Next Friday, the wrestling world will see it’s first major show of 2019, Wrestle Kingdom 13. This is arguably one of the best shows of the year and filled with a card that could be incomparable to any other show cards we see for the rest of 2019. In the main event, we have the Best Bout Machine, Kenny Omega versus someone who is no stranger to the Wrestle Kingdom main event scene, The Ace, Hiroshi Tanahashi. While this rivalry is very much centered around a styles clash between the two stars, we will take a look at the significance of Tanahashi’s involvement with Wrestle Kingdom and what his overall effect on New Japan is.
On October 10th 1999, the world got to see the debut of a 23-year-old Hiroshi Tanahashi defeating Shinya Makabe. A Young Lion and a graduate of the New Japan Dojo, Tanahashi was quickly viewed as a top prospect, getting victories over such high profile stars as the legendary Negro Casas of CMLL, WWE Hall Of Famer Scott Hall and Kensuki Sasake during the 2001 G-1 Climax tournament when he quickly defeated Sasake in under two minutes.
With great success ahead of him, it almost all came to a crash in 2002 when Tanahashi was the victim of attempted murder by his ex-girlfriend and prominent news reporter, Hitomi Hara. This incident, while a personal hardship to Tanahashi, became a plus for his overall career due to the extreme attention it received in Japan. Three months later on February 16th 2003, Tanahashi returned to NJPW as a singles competitor to defeat Manabu Nakanishi.
From there, you say he had a “high fly flow” of a career and never looked back. In the same year, Tanahashi would win the U-30 Openweight Championship, compete in the finals of the prestigious G-1 Climax tournament in 2004, then went to headline the Tokyo Dome in 2005 versus none other than, Shinsuke Nakamura.
After an excursion through North America that saw him compete in companies such as Consejo Mundial De Lucha Libre (CMLL) and TNA/IMPACT Wrestling against some of the most talented competitors in the world such as the likes of AJ Styles, Rey Bucanero and others, Tanahashi returned to Japan and would lose zero momentum by defeating Masahiro Chono, Hiroyoshi Tenzan and Tiger Mask IV and in 2006, and then finally capturing his first IWGP Heavyweight Title in a tournament for the vacant IWGP Heavyweight title, by defeating Giant Bernard.
What makes Tanahashi’s story significant, however, is what would wind up happening from his first IWGP Title reign to the present day. Tanahashi has been known for winning the big one after going through gruelling defeat. It is his journey that defines him as being the “once in a century masterpiece” as the saying goes when referring to him. His rivalries over the years have had him go on against those the likes of Yuji Nagata, Kazuchika Okada, Kaysuyori Shibata, and now, Kenny Omega.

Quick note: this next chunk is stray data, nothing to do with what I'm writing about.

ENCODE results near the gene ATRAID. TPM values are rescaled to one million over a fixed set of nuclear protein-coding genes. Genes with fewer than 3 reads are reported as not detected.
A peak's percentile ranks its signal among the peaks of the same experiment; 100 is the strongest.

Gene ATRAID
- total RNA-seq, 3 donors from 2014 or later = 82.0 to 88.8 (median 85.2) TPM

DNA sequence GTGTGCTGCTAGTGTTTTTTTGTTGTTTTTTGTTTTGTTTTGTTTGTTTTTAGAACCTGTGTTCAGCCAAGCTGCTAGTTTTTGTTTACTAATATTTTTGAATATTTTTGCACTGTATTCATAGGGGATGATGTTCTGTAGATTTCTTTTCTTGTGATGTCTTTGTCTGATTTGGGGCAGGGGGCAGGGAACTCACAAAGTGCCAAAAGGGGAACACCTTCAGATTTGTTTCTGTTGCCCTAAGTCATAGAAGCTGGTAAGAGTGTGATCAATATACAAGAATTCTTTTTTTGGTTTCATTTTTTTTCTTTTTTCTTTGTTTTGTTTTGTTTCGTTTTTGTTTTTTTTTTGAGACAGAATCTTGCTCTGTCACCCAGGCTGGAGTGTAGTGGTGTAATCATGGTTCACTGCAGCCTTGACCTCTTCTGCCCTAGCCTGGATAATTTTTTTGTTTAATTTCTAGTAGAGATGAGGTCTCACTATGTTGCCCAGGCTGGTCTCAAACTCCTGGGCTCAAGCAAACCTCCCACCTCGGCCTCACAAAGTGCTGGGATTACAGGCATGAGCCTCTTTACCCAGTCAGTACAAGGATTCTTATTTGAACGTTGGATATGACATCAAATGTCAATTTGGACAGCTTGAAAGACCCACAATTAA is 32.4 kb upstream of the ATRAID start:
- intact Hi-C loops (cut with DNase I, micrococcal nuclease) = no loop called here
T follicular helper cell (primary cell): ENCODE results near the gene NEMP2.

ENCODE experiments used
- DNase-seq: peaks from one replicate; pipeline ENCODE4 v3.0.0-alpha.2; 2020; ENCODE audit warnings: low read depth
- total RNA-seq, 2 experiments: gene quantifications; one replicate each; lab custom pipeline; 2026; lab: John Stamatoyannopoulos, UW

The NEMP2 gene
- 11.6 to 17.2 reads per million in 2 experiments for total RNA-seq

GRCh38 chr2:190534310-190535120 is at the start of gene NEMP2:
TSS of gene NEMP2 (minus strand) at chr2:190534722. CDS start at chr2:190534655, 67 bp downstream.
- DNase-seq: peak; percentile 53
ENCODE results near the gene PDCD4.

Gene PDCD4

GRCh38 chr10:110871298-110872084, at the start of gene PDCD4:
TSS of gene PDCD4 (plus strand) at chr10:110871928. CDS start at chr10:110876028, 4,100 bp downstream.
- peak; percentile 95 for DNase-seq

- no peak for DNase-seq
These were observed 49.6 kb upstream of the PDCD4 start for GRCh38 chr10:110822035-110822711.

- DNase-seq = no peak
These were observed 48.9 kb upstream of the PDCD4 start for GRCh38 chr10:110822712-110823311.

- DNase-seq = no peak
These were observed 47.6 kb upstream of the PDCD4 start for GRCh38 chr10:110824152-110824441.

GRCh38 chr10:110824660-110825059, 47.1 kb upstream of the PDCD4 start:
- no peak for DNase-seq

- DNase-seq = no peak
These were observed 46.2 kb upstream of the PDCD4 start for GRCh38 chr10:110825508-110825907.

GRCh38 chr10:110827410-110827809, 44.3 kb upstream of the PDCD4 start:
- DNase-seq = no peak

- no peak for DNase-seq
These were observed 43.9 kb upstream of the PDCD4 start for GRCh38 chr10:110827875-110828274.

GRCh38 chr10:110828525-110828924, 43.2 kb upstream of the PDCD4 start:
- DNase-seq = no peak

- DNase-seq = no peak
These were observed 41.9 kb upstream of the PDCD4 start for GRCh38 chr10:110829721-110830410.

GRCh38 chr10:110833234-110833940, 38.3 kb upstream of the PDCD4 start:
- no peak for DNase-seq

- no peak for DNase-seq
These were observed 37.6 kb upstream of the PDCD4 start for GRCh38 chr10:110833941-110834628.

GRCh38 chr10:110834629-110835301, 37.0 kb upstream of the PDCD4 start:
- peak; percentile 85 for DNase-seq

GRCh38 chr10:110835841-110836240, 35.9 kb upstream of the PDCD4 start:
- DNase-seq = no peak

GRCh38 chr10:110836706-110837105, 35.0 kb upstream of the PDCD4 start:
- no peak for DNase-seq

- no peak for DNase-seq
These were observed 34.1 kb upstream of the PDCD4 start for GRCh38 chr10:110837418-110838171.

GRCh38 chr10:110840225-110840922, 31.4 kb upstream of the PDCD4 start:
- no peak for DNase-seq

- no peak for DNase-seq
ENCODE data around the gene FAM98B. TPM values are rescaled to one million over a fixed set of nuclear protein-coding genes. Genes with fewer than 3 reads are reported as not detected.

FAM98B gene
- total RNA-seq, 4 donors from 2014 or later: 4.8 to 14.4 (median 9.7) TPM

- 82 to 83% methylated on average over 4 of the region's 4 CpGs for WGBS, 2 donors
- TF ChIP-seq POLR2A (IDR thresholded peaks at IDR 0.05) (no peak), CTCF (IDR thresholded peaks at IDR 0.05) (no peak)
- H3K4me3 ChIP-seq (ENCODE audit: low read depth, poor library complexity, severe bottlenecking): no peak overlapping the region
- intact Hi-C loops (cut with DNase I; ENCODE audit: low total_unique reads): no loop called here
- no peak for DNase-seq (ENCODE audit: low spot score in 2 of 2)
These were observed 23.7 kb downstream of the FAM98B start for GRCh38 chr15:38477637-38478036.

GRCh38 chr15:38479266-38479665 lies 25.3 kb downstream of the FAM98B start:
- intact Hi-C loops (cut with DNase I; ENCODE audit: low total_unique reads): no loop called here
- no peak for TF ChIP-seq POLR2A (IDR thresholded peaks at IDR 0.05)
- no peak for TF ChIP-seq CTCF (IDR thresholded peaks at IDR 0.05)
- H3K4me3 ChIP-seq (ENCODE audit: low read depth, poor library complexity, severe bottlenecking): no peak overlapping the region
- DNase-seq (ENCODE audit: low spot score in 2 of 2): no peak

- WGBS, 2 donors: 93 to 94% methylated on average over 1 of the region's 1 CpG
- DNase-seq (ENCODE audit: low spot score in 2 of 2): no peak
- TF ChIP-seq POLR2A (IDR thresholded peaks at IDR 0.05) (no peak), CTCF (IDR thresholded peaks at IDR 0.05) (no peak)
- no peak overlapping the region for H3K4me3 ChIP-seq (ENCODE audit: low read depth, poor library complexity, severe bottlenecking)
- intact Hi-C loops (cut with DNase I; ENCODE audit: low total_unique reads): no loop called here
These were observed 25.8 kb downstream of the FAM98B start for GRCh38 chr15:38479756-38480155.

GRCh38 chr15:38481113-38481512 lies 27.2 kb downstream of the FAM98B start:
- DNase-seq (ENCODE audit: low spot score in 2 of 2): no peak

More importantly, there is the fact that Tanahashi has remained a mainstay with the company through their years of success, their darker days and through the present day. During the early 2000s, the winds of change were upon the Japanese promotion as Mixed Martial Arts boomed in popularity. To be fair, it was a change that affected the entire industry of pro wrestling with companies like UFC and Bellator being the most notable MMA promotions in the US. In Japan however, Pride Fighting Championship, RIZIN among other companies negatively impacted the business of NJWP.
To counter this, Antonio Inoki attempted to mix Pro-Wrestling with MMA, which some may argue was a bad idea. Fights such as Yuji Nagata versus Mirko Cro Cop Filipovic or Shinsuke Nakamura vs. Daniel Gracie could be seen as pro wrestling being exposed when both stars saw significant defeats in their respective fights. Business continued to decline with the Japanese promotion, but through it all, Tanahashi continued to support the company by continuously putting on stellar performances. Tanahashi would go on to win three G-1 Climax tournaments in 2007, 2015 and in 2018, winning the IWGP Title on seven different occasions, and headlining Wrestle Kingdom shows at an unprecedented nine times since the show’s inception back in 2007. In 2005, amidst the misfirings of Inoki’s MMA experiments, NJPW was taken over by video game developer Yuke’s, who rebooted the promotion and put the emphasis on Tanahashi as it’s new flagship star and phasing out the veterans that Inoki had been holding on to for too long. In 2012, Yuke’s sold NJPW to the current owner, Bushiroad.
Tanahashi has been a staple to the Wrestle Kingdom brand like Shawn Michaels, John Cena or The Undertaker have been to WWE’s WrestleMania brand. Tanahashi will go down as an icon once his career comes to a wrap. This year, Tanahashi has his eyes set on someone who may be his most dangerous rival in Kenny Omega. A performer who yearns for changing the world, and will not stop at anything to do it, even it means destroying the beliefs that Tanahashi has on how pro wrestling should be presented. One thing is for sure, the true winners in all of this as has always been throughout the years, are the fans.
Wrestle Kingdom airs on January 4th, 2019 on NJPW World and Fite.TV. The show begins at 2:00 EST.